While deeply concerning, the drying trend throughout the West Coast makes prescribed burns feel even more crucial. Knowing that there are more devastating wildfire seasons ahead, there is so much work to do during the burn windows throughout fall, winter and spring. While we are burning to reduce the amount of fuel that feeds severe fires, we are taking care of the land, and making people and communities more safe. Although eerily dry, burn days like those with the Good Fire Alliance at Rips Redwoods feel like a kind of solace. Seeing fire burn away the decades of built up duff and brush, clearing the way for long dormant seeds to bloom, for critters that have been waiting generations to enjoy the tender shoots and abundance that follows a low to mid severity fire is joyful.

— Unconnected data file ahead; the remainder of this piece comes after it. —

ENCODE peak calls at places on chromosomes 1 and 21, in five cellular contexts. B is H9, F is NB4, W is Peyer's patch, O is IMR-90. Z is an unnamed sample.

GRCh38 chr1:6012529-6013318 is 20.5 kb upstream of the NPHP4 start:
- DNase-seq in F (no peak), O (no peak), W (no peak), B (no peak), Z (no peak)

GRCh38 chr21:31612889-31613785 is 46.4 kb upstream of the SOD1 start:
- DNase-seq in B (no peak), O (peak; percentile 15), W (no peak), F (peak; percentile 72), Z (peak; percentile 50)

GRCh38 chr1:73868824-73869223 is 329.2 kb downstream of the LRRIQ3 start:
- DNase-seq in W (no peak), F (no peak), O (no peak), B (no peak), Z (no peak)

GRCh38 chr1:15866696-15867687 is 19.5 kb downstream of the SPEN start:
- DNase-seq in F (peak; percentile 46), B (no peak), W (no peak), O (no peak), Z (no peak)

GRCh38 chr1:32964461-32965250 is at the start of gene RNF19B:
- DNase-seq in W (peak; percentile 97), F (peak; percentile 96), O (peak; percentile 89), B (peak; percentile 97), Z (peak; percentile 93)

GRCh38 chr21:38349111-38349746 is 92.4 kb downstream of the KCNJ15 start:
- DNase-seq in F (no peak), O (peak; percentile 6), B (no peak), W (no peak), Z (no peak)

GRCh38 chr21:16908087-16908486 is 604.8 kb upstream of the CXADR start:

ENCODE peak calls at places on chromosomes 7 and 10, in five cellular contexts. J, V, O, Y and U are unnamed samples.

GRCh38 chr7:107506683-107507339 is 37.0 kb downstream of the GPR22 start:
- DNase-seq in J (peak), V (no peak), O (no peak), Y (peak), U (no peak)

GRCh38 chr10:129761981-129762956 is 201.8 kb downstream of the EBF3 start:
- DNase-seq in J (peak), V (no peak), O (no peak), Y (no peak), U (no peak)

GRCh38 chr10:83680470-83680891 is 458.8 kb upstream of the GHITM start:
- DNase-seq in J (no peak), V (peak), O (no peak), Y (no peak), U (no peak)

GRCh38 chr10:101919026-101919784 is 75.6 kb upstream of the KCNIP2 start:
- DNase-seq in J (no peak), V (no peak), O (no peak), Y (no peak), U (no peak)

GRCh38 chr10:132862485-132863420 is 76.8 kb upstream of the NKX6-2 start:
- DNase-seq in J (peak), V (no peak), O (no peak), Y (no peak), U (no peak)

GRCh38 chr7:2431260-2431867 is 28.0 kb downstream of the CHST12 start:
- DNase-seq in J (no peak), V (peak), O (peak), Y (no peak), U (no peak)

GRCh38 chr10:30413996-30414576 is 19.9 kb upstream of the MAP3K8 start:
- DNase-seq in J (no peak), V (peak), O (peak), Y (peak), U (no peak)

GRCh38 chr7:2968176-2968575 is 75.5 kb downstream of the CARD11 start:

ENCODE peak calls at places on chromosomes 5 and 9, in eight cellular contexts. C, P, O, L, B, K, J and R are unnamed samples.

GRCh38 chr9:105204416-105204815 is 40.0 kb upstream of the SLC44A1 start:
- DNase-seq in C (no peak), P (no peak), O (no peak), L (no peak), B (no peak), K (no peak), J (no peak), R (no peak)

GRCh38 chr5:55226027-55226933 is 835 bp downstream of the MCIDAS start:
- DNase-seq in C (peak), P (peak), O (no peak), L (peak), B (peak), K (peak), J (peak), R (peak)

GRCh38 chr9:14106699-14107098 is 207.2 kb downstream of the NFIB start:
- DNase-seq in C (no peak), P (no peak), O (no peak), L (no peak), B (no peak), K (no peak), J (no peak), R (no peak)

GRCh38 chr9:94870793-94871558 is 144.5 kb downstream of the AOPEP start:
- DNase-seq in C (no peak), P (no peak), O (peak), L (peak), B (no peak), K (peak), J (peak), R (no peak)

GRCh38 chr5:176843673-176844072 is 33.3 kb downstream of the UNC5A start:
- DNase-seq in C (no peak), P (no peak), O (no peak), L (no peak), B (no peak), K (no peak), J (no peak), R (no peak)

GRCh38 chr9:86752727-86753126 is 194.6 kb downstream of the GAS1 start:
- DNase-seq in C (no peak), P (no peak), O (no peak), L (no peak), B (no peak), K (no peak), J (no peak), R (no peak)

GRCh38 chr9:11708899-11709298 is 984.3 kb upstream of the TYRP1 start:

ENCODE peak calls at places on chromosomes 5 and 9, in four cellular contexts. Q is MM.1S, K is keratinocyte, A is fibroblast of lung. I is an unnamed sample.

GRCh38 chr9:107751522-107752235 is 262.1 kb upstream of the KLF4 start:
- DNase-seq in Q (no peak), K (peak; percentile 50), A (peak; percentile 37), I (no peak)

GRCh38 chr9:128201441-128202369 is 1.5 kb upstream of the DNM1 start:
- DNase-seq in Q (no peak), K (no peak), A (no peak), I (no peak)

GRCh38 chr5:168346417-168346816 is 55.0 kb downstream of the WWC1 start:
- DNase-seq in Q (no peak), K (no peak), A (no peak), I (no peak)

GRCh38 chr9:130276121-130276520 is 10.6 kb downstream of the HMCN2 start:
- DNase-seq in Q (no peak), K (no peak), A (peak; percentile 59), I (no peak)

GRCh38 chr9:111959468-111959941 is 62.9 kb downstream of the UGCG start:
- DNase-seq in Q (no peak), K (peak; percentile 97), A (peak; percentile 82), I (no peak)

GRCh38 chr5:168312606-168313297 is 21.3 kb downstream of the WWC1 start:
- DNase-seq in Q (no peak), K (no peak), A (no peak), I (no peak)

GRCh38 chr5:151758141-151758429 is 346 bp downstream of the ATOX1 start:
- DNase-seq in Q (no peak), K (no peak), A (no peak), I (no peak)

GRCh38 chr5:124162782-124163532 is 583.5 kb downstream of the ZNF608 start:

Working with fire means holding a lot of feelings in one basket. The existential reality that our environments are changing rapidly, shriveling under late capitalism and resource extraction. There’s so much to dismantle and *burn*, and I know that weighs heavy on our hearts and minds. We are tired and isolated, everyone deserves to thrive and be able to take care of our loved ones. That is what we are fighting for and it’s exhausting. Fire as a metaphor makes it all sound so easy, if only we could just burn it all and embrace the fresh green shoots of life after exploitative oppression; and then there’s the beauty of seeing people with a drip torch in their hand for the first time. The quick progression of someone’s fear of fire becoming curiosity becomes a conversation becoming a direct exchange between human and the drip torch and the land, seeing the lines of fire meet and embrace each other, the trust in your fellow fire lighting companions. The joy that communities are finally trusting this element that innately belongs. I heard an inspirational and respected fire practitioner say something along the lines of “People always say that it is a liability to burn, we must realize that it is more of a liability to suppress fire than it is to let it burn”, Fire will be there no matter what, it’s just a matter of if we want to intentionally invite fire or let fire come uninvited.